RIM Playbook, BlackBerry Could Use Better Spokesmen than Lazardis, Balsillie

 
 
By Wayne Rash  |  Posted 2011-04-16 Email Print this article Print
 
 
 
 
 
 
 

News Analysis: Research In Motion and the BlackBerry Playbook still have a lot going for them if the company successfully addresses legitimate criticism of the new tablet. However, co-CEOS Mike Lazardis and Jim Balsillie have done nothing to help their cause by the way they responded to media questions.

Things have been tough recently at the Waterloo, Ontario, headquarters of Research In Motion. At the start of the week of April 10, RIM co-CEO Mike Lazardis got into a tiff with a reporter from the BBC, and eventually walked out of an interview complaining that the reporter's questions were unfair. Later that week, RIM's other co-CEO, Jim Balsillie, complained that negative reviews of the new RIM BlackBerry Playbook were unfair. I suppose that means that there's plenty of unfairness to go around. 

In defense of Lazardis, the questions asked by the BBC reporter were at the very least pretty dumb questions. There the reporter equated the BlackBerry's virtually uncrackable encryption as a "security issue." I hate to break this to the Beeb, but really good encryption is a very good thing. It's something that other smartphones don't really have and they really need. The fact that some governments don't like not being able to spy on their citizens might be a political problem, but it's not a security issue. 

Now, at the end of the week, it seems that RIM is catching grief for the software-or lack thereof-on the new PlayBook. Basically, the device doesn't have its own email, contacts, calendar or other basic BlackBerry capabilities. The idea with the PlayBook is that you're supposed to link the device with your BlackBerry smartphone and the two devices will do some sort of mind meld, and shazam, the tablet will have mail, contacts and calendar courtesy of the smartphone. 

I suppose that this originally seemed like a good idea. If enough people like the PlayBook, it'll give them the incentive they need to also get a BlackBerry. Maybe if the device had been released a year ago, this might have worked. But that was then and this is now. In that intervening year, everything changed. In other words, the iPad was launched and with it a set a de facto standards for how a tablet should work and what features it should have.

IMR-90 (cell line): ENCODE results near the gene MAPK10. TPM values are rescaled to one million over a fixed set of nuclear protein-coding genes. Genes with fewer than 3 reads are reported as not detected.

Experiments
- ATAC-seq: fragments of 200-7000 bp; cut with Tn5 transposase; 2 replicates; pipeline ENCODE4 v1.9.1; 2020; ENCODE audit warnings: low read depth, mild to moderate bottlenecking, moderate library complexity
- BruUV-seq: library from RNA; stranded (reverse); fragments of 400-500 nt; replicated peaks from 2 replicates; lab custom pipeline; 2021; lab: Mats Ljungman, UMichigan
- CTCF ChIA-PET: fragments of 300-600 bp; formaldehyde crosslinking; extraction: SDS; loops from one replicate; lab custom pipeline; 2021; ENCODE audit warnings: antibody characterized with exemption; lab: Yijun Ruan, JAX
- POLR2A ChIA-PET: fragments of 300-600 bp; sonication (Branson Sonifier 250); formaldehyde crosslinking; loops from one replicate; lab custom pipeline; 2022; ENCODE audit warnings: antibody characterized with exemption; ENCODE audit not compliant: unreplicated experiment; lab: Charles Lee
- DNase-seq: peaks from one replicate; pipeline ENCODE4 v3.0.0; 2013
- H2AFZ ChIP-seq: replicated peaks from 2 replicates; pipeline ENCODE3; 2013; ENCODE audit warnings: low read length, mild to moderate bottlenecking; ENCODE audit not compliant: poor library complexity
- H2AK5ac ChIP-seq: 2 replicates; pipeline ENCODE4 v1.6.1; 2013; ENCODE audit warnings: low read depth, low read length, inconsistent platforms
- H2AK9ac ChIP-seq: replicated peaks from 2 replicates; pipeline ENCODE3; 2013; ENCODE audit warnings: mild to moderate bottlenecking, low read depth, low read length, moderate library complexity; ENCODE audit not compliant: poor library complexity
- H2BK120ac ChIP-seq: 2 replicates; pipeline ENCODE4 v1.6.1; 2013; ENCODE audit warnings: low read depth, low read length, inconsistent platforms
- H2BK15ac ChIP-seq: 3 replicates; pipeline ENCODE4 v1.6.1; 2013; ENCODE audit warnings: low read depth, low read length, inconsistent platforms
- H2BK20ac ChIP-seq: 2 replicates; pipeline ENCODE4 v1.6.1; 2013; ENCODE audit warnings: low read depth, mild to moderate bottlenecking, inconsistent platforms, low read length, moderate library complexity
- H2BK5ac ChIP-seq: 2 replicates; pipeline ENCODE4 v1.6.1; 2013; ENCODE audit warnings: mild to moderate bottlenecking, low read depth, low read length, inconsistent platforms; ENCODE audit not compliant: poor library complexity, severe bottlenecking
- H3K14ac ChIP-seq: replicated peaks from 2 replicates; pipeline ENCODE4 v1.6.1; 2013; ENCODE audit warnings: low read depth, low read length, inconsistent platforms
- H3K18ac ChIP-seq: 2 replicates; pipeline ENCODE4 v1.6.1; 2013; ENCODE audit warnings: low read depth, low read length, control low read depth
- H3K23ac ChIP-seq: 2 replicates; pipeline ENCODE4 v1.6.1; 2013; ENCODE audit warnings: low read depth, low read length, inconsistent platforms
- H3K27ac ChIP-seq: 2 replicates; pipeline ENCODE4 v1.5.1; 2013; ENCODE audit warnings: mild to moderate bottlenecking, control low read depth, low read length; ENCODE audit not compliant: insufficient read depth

The PlayBook doesn't fit that standard, and as a result it's getting some criticism. The big items are the lack of email, contacts, calendar, etc., that the smartphone has. Co-CEO Balsillie has said that criticism of that deficiency is unfair. But in fact it's not. If you plan to use a PlayBook to its full capability, you have to have both the BlackBerry smartphone and the PlayBook. This in turn means you need to drop a lot of dollars on the deal. 

Sure, you can probably get the smartphone for a hundred dollars or so and, realistically, it's not going to cost you any more to use a BlackBerry than it does other smartphones. 



 
 
 
 
Wayne Rash Wayne Rash is a Senior Analyst for eWEEK Labs and runs the magazine's Washington Bureau. Prior to joining eWEEK as a Senior Writer on wireless technology, he was a Senior Contributing Editor and previously a Senior Analyst in the InfoWorld Test Center. He was also a reviewer for Federal Computer Week and Information Security Magazine. Previously, he ran the reviews and events departments at CMP's InternetWeek.

He is a retired naval officer, a former principal at American Management Systems and a long-time columnist for Byte Magazine. He is a regular contributor to Plane & Pilot Magazine and The Washington Post.
 
 
 
 
 
 
 

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